Themes and Meanings
As might be expected in a novel based on the creation of deliberate fictional artifice, the themes and meanings of A Change of Skin are elaborately stylized and, like the novel’s characters, its themes frequently split into a number of complementary doubles. Yet the most consistently developed theme equates the novel’s action with a stylized re-creation of the Quetzalcoatl myth that was at the heart of pre-Columbian Mexican religion and philosophy. In pre-Columbian thought Quetzalcoatl represented the reconciliation of opposites, the union born of opposed dualities. This union was graphically represented in his chief emblem, the Plumed Serpent. In Aztec lore the serpent was associated with matter and the earthly realm while the bird denoted the opposite realm of heaven and the spirit. As God-King of the fabulous city of Tollan, Quetzalcoatl incarnated and reconciled these warring opposites. Quetzalcoatl taught his subjects the secrets of growing maize and the arts of weaving, and of working precious gold and feathers. He taught man the sacred calendar and the rites associated with its observance. He was the giver of all art and culture, and his kingdom in Tollan became idealized in later Aztec thought as a sort of indigenous Eden. Yet Quetzalcoatl was ultimately defeated by his dark double Tezcatlipoca, who caused him to succumb to the temptations of the flesh. Overcome by remorse, the God-King burned himself in sacrificial flames and was reborn as the Morning Star, the unified, pure spirit triumphant.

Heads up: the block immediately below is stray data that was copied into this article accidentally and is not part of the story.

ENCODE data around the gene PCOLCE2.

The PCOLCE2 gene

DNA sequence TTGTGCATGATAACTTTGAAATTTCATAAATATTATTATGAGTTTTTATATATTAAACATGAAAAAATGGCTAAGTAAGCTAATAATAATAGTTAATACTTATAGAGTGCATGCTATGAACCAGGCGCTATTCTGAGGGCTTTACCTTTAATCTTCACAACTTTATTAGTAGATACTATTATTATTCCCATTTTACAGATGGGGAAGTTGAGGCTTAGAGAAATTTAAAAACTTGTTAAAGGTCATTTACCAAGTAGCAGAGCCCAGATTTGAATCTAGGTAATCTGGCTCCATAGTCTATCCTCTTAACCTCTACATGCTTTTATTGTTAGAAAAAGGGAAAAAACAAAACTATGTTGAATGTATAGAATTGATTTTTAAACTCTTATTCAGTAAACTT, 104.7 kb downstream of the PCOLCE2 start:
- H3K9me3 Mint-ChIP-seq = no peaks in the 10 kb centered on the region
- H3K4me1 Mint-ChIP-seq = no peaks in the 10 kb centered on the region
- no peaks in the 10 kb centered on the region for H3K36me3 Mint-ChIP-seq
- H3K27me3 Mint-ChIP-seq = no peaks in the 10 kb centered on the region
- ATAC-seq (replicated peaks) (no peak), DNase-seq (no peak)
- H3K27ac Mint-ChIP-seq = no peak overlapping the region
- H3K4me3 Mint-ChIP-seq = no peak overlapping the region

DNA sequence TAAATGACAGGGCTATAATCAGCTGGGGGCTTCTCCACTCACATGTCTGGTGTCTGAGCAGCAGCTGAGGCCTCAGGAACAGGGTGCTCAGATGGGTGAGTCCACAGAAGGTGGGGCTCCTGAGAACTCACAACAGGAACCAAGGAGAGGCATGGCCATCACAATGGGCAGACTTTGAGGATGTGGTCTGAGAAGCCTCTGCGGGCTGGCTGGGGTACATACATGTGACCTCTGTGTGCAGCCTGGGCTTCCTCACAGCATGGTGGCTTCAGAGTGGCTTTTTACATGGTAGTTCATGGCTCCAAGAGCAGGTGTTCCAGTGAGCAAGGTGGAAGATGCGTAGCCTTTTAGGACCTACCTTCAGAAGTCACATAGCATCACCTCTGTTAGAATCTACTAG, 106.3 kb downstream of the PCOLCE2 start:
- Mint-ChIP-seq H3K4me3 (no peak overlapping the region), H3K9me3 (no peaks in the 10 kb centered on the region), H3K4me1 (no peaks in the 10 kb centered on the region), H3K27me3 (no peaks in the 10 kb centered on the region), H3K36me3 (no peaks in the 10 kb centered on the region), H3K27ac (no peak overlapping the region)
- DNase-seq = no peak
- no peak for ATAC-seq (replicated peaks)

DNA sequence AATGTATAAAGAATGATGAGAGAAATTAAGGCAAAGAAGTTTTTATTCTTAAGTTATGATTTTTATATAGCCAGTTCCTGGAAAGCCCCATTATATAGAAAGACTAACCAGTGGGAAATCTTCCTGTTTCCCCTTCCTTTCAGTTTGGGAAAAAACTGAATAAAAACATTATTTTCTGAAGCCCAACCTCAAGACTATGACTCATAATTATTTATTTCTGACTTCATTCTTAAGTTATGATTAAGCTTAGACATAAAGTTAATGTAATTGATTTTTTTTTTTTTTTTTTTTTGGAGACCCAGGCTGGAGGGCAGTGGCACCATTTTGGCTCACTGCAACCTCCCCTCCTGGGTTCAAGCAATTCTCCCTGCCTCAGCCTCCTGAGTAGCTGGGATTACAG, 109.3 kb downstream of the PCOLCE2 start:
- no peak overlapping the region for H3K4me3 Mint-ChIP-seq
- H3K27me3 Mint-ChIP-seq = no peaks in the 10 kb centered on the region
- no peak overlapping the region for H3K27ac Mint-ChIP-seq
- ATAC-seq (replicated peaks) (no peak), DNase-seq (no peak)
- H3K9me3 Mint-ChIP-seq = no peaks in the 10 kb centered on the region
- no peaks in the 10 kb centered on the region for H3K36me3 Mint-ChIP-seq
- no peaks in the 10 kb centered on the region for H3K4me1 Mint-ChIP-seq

Many elements in the initial pages of A Change of Skin allude directly and indirectly to the myth of Quetzalcoatl and establish this myth as the work’s central motif. The very fact that the novel’s opening scene is in Cholula implicitly provides a background of Quetzalcoatl’s lore, because pre-Columbian Cholula was primarily a ceremonial center dedicated to Quetzalcoatl, and the pyramid complex there terminated in a single great platform erected in his honor. The conquest of Cholula undermined the Mexicans’ belief in Quetzalcoatl’s power to deliver them from the conquistadores and contributed to the climate of terror and paralysis that later enabled the Spaniards to...
(The entire section is 902 words.)